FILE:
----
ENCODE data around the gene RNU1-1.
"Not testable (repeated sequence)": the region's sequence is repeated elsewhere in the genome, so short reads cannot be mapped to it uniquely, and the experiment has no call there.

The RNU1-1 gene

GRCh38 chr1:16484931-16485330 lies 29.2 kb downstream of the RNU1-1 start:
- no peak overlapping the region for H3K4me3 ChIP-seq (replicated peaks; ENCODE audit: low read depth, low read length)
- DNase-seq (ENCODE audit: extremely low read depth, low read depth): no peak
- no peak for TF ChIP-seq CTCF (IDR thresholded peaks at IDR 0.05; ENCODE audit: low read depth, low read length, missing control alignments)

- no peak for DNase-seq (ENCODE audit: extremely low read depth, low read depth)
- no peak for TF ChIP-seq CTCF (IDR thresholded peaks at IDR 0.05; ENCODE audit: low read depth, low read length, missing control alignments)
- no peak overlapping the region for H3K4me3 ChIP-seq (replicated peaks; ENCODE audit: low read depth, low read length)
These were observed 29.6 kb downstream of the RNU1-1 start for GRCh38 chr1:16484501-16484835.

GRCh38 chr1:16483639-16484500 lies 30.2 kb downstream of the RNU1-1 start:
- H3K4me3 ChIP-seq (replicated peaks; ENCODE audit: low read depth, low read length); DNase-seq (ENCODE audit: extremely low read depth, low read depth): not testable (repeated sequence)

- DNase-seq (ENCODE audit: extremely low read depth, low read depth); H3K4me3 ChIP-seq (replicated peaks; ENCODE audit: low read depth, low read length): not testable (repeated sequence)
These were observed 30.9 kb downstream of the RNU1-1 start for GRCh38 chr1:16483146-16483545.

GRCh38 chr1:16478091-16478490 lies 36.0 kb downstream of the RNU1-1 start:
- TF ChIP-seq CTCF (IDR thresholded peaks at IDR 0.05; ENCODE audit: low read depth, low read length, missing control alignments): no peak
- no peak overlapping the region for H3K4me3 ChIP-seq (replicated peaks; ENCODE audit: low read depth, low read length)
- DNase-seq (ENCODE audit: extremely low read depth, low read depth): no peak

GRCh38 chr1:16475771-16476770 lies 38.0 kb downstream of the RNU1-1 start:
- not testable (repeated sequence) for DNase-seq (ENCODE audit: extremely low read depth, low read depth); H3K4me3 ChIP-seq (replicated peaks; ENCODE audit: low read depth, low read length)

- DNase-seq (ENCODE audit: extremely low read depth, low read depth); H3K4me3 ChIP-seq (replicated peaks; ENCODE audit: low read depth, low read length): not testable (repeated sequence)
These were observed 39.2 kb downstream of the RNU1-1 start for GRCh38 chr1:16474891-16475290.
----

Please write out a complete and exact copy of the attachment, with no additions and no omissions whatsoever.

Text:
ENCODE data around the gene RNU1-1.
"Not testable (repeated sequence)": the region's sequence is repeated elsewhere in the genome, so short reads cannot be mapped to it uniquely, and the experiment has no call there.

The RNU1-1 gene

GRCh38 chr1:16484931-16485330 lies 29.2 kb downstream of the RNU1-1 start:
- no peak overlapping the region for H3K4me3 ChIP-seq (replicated peaks; ENCODE audit: low read depth, low read length)
- DNase-seq (ENCODE audit: extremely low read depth, low read depth): no peak
- no peak for TF ChIP-seq CTCF (IDR thresholded peaks at IDR 0.05; ENCODE audit: low read depth, low read length, missing control alignments)

- no peak for DNase-seq (ENCODE audit: extremely low read depth, low read depth)
- no peak for TF ChIP-seq CTCF (IDR thresholded peaks at IDR 0.05; ENCODE audit: low read depth, low read length, missing control alignments)
- no peak overlapping the region for H3K4me3 ChIP-seq (replicated peaks; ENCODE audit: low read depth, low read length)
These were observed 29.6 kb downstream of the RNU1-1 start for GRCh38 chr1:16484501-16484835.

GRCh38 chr1:16483639-16484500 lies 30.2 kb downstream of the RNU1-1 start:
- H3K4me3 ChIP-seq (replicated peaks; ENCODE audit: low read depth, low read length); DNase-seq (ENCODE audit: extremely low read depth, low read depth): not testable (repeated sequence)

- DNase-seq (ENCODE audit: extremely low read depth, low read depth); H3K4me3 ChIP-seq (replicated peaks; ENCODE audit: low read depth, low read length): not testable (repeated sequence)
These were observed 30.9 kb downstream of the RNU1-1 start for GRCh38 chr1:16483146-16483545.

GRCh38 chr1:16478091-16478490 lies 36.0 kb downstream of the RNU1-1 start:
- TF ChIP-seq CTCF (IDR thresholded peaks at IDR 0.05; ENCODE audit: low read depth, low read length, missing control alignments): no peak
- no peak overlapping the region for H3K4me3 ChIP-seq (replicated peaks; ENCODE audit: low read depth, low read length)
- DNase-seq (ENCODE audit: extremely low read depth, low read depth): no peak

GRCh38 chr1:16475771-16476770 lies 38.0 kb downstream of the RNU1-1 start:
- not testable (repeated sequence) for DNase-seq (ENCODE audit: extremely low read depth, low read depth); H3K4me3 ChIP-seq (replicated peaks; ENCODE audit: low read depth, low read length)

- DNase-seq (ENCODE audit: extremely low read depth, low read depth); H3K4me3 ChIP-seq (replicated peaks; ENCODE audit: low read depth, low read length): not testable (repeated sequence)
These were observed 39.2 kb downstream of the RNU1-1 start for GRCh38 chr1:16474891-16475290.